Vangelis - Blade Runner SACD


Simply put, Blade Runner is one of the best soundtracks ever produced. Not only is it great music in its own right, but it emphatically is part of the movie. You can't imagine Ridley Scott's future vision of Los Angeles and replicants without Vangelis's beautiful music.

Vangelis is a wonderful synthesist and this is ably demonstrated on this soundtrack where he makes extensive use of the Yamaha CS80 keyboard. This instrument was a favourite of Eddie Jobson too, who used it on both UK albums. This SACD really does bring out all the nuances of Vangelis's recording which he made at his own Nemo Studios in London. This recording is a master class in reverb and all the layers of keyboards and percussion are really well defined. What I found remarkable is, when listening on headphones, how almost 3 dimensional the reproduction is. Kudos to Kevin Gray for producing such an involving, immersive remaster. Praise also to Audio Fidelity who seem committed to the SACD format again. The packaging on this release is not too bad. Nice touch in the red CD, mimicking the recent red vinyl release. Another winner from AF.


Tuesday, 23 July 2013

Yes - High Vibration SACD Box Set

Here are the details for the upcoming SACD box set of Yes albums that Warners Japan are releasing in September.

The price for the whole shebang is about 39,800 Yen, about £260. Though I have seen one UK supplier advertising it for a whopping £400!

What we have is all albums up to and including Big Generator, the live Yessongs but not Yesshows.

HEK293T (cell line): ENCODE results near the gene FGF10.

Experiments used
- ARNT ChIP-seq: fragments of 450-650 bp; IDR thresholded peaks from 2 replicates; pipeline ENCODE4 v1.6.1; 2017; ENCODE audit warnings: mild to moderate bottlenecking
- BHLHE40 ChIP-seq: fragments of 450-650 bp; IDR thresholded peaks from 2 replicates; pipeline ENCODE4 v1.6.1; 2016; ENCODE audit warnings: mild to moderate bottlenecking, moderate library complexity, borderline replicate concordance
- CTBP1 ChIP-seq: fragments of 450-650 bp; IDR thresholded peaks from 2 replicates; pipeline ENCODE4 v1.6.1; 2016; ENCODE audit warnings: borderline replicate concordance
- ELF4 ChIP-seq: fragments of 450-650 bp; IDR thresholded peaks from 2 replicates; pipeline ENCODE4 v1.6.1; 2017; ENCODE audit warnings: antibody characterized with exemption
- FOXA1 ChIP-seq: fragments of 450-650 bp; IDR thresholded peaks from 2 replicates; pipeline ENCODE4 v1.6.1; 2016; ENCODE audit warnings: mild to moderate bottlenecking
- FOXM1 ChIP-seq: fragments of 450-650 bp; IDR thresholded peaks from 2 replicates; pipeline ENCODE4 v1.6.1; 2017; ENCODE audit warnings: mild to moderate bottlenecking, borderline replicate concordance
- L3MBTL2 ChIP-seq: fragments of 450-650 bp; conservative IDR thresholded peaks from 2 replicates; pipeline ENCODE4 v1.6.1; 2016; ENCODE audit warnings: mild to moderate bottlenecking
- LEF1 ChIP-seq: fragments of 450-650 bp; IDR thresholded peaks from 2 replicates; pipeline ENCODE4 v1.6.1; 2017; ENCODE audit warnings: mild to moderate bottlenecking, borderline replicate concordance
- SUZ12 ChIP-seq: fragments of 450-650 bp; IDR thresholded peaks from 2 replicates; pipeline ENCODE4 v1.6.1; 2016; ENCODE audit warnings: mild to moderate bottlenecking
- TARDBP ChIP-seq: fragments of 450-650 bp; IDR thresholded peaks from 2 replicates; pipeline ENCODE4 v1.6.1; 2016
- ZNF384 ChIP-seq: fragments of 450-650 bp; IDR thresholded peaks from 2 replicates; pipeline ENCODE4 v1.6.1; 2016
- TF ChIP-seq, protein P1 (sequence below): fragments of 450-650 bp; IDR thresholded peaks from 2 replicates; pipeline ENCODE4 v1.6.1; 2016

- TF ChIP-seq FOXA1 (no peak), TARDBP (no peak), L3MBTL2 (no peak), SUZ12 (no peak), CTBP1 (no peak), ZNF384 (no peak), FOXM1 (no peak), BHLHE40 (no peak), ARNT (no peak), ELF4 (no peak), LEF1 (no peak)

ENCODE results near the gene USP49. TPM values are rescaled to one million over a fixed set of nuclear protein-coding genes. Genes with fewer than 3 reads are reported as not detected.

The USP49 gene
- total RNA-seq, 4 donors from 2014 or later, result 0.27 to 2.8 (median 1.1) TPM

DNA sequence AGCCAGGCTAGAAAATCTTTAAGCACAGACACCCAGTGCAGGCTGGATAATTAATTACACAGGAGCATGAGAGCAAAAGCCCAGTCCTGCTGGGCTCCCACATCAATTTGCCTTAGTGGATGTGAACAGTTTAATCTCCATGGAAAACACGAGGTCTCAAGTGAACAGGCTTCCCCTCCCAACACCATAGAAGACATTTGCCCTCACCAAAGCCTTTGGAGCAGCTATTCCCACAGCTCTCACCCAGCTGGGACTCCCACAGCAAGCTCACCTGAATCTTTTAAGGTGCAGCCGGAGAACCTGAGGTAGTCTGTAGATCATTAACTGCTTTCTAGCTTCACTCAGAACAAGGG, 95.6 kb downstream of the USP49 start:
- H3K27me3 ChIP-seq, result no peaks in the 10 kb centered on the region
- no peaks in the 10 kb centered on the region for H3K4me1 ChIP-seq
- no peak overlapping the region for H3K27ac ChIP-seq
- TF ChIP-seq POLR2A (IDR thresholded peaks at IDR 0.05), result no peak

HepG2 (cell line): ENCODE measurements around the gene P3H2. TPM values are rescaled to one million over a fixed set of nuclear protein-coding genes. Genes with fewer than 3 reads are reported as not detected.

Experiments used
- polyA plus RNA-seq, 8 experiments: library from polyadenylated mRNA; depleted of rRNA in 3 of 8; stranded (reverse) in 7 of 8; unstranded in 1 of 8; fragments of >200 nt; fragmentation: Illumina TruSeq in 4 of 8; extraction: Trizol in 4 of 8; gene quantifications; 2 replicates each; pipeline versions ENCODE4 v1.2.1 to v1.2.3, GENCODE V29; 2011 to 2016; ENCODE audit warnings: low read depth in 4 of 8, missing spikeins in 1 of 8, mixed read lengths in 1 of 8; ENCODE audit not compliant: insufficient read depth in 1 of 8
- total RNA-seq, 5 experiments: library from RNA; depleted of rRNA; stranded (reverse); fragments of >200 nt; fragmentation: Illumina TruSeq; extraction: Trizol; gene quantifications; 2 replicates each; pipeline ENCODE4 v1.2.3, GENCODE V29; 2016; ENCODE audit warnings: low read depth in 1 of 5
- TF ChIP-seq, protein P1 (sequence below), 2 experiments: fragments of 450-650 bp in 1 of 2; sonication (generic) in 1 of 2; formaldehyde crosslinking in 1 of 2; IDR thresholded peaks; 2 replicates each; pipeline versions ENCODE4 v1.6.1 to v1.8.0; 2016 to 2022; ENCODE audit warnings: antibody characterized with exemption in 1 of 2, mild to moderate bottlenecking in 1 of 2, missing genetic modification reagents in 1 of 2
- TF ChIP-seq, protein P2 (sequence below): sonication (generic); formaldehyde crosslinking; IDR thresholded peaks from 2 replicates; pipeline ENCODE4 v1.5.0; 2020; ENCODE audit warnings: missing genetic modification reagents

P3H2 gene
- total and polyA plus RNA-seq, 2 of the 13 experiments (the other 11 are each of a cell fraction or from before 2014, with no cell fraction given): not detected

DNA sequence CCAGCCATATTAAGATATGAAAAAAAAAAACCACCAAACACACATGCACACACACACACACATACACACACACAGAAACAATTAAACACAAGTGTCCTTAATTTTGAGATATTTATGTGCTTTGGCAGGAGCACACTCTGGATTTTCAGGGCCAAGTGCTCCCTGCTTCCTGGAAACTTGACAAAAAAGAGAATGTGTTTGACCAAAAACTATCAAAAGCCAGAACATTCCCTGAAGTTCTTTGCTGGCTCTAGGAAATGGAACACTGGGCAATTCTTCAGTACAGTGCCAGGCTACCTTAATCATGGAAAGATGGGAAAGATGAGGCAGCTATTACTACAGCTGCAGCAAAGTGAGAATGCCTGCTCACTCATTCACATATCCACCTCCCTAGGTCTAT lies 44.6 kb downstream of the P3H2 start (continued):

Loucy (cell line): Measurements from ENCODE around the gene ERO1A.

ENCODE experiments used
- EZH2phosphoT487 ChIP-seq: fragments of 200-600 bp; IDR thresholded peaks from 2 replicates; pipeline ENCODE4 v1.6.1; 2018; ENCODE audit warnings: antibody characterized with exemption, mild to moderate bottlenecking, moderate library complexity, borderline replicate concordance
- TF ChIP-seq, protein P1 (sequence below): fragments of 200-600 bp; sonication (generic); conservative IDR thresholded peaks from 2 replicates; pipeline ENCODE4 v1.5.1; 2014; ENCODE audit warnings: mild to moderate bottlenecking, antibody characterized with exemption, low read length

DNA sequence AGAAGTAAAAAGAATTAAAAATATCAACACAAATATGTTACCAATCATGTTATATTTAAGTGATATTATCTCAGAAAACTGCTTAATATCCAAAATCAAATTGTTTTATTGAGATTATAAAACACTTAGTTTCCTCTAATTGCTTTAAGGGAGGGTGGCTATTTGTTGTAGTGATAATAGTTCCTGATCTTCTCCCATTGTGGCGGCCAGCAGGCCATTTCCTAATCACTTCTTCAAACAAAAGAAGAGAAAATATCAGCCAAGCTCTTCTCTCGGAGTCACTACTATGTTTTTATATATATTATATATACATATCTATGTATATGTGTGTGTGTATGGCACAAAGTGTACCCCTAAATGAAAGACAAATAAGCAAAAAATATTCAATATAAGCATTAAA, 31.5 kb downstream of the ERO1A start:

I think that the production of this box set shows how strong the SACD market is in Japan. They do love their formats and physical product. Hence why stores like Tower and Disk Union are bucking the world trend and doing great business there. They also seem to be oblivious with the overseas market. Not only are Audio Fidelity in the US releasing SACD editions of Yes albums, but Panegyric in the UK start their campaign of Steven Wilson mixed hi res surround and stereo Yes albums with Close to the Edge in October. All of a sudden the market is being saturated with hi res Yes. This box set will be attractive to the mad Yes fanatic, who will probably have the SHM papersleeve editions of a few years back. Those too were mastered by Isao Kikuchi. Those have generally not been held in high esteem in some quarters. For me they are generally the best Yes I have heard on CD yet. But that's just my personal choice. I will be interested to read the reviews of this when it is released. It's going to be an interesting few months.


Friday, 19 July 2013

Willowglass - The Dream Harbour

Here is another excellent self financed recording. The third release by Willowglass (which in essence is multi-instrumentalist Andrew Marshall). This is his third album under the Willowglass banner and it certainly is his best. The music is definitely of the symphonic, Genesis kind of thing, but Andrew is such a wonderful musician and composer that he takes his influences to different levels. Although his previous albums are very good, I did find that sometimes the compositions seemed to lack some cohesion. No problem with this new album. All tracks are very well structured and have a clear sense of development. He is ably assisted on this by Hans Jorg Schmitz on drums and the very talented Steve Unruh (The Samurai of Prog) on violin and flute. Excellent instrumental album this is indeed.


Saturday, 13 July 2013

Vienna Circle - Silhouette Moon